catfish tacos


Posted on Posted in Fish

I was halfway through making fried catfish poboys when I looked at the clock. 11:30. If I didn’t get lunch on the table by noon, my wife would have to leave the house hungry, and I would have failed as a husband, and as a man.

So I made fried catfish tacos.


I’ve gotten to the point in building a pantry and developing my kitchen skills that sometimes, SOMETIMES, I can make a pivot like that midway and still come out with a half-decent meal. When I switch gears out of necessity, like when I realize a vital ingredient is missing, things usually turn out okay. When I pivot because I’m bored, and suddenly conceive a much more interesting meal, I’m generally destined to fail.

I had to make the switch from poboys to catfish tacos because my bread, which was a sifted whole wheat, no-knead baguette with oil style that I had pretty much completely made up, still needed to rise.


sifted whole wheat bread
Turned out alright, though!


Catfish tacos might be a slightly more trouble than you want to get into, but if you have an hour or so to get supper ready, it’s a worthy endeavor. They taste pretty damn good, and the process of managing three different elements—deep fried catfish, griddled tortillas, and slaw—can improve your kitchen skills without being too taxing.


catfish tacos



Ever since reading Possum Living, I’ve been obsesses with (among other things) fishing. With all the rivers and ponds around the Kansas City area, it seems like fishing would be a great way to add some cheap sustainable protein to the regular rotation.

Between the ages of five and twelve, I went fishing A LOT. In the summer, my mom would just drop me off at the park and leave me there for most of the day. (It’s okay, I wasn’t in any danger; I had a pocket knife.) I’d thread a worm on a hook, toss it out on the water with a red and white bobber, lean against a tree with a book, and lose myself for a few hours.

I caught some bluegill. A turtle or two, sadly. And about a metric ton of catfish.

I wasn’t even going for catfish. I was using a classic bluegill setup. By all rights, the catfish should have been on the bottom, far below my little worm and bobber.

But catfish are hungry. And stupid. And everywhere in America.

They’re also tasty as hell.

I haven’t been fishing since I read Possum Living, but Price Chopper had frozen catfish nuggets on sale for $1.50 a pound, so I’m not complaining.


wine and catfish


I was worried about deep frying the catfish. The only deep frying I’ve done before is fried chicken, and that was a messy, several-hour ordeal that ended with a half gallon of dirty grease being poured past my back fence, because I didn’t know what to do with it. This time, the deep frying was easy as hell, with simple cleanup. If you’re scared of deep frying, fried catfish is a good place to start figuring it out.

I spread the frozen catfish nuggets in a single layer on a glass casserole pan and thawed them in the microwave. After sopping up the liquid with a few paper towels, I sprinkled them on both sides with salt and pepper, then threw some blue cornmeal in there and moved them all around until they were nice and covered.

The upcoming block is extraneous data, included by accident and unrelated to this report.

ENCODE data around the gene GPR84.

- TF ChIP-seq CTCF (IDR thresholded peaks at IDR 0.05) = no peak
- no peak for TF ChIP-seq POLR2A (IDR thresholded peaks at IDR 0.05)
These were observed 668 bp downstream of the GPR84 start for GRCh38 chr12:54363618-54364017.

My big cast iron dutch oven is made for deep frying. I heated up a few inches of canola oil to 350° (USE A THERMOMETER!) and carefully dropped the catfish nuggets into the oil four at a time. I didn’t even set a timer, I just let them go until they started to look browned, then took them out and drained them on some paper towels.

Cleanup was easier than I anticipated; I let the oil cool, then put a big strainer with a couple of paper towels on top of a quart measuring cup, then just poured the oil through and funneled the clean oil back into the bottle.

The tortillas were easy, I covered that months ago.


catfish taco slaw


Making the slaw took a tiny bit of elbow grease, but not much. I sliced a half a (small) head of cabbage very thin, grated a carrot, and added salt, celery seed, white wine vinegar, and a bit of mayonnaise.

Catfish tacos. Damn good. Sriracha made them even better. Maybe poboys can happen next time.


Catfish Tacos
Serves 4
Fried catfish and tangy poboy slaw on fresh corn tortillas.
Prep Time
1 hr
Total Time
1 hr
Prep Time
1 hr
Total Time
1 hr
  1. 12 corn tortillas (see note)
For the catfish
  1. 1 quart canola or vegetable oil
  2. 2 lbs catfish nuggets or filets
  3. 1/2 cup cornmeal
  4. salt and pepper
For the slaw
  1. 1/2 head of cabbage, sliced thin (about 2 cups)
  2. 1 carrot, grated
  3. 1/4 tsp celery seed
  4. 2 Tbsp white wine vinegar
  5. 2 Tbsp mayonnaise
  6. salt and pepper
  1. Put the quart of oil in a large pot or dutch oven and heat to 350°.
  2. Dry the catfish with paper towels, sprinkle with salt and pepper on both sides, and dredge in cornmeal, shaking off excess.
  3. When the oil is hot, fry the catfish in batches until it is browned (about five minutes). Remove to paper towels to drain.
  4. In a large bowl, mix the cabbage, carrot, and a few pinches of salt. Squeeze the mixture with your hands for a minute or two, then add the remaining slaw ingredients and mix well.
  5. Break the catfish into bite-size pieces, add it onto the tortillas with the slaw, and serve with sriracha.
  1. Fresh corn tortillas -
Feral Cuisine

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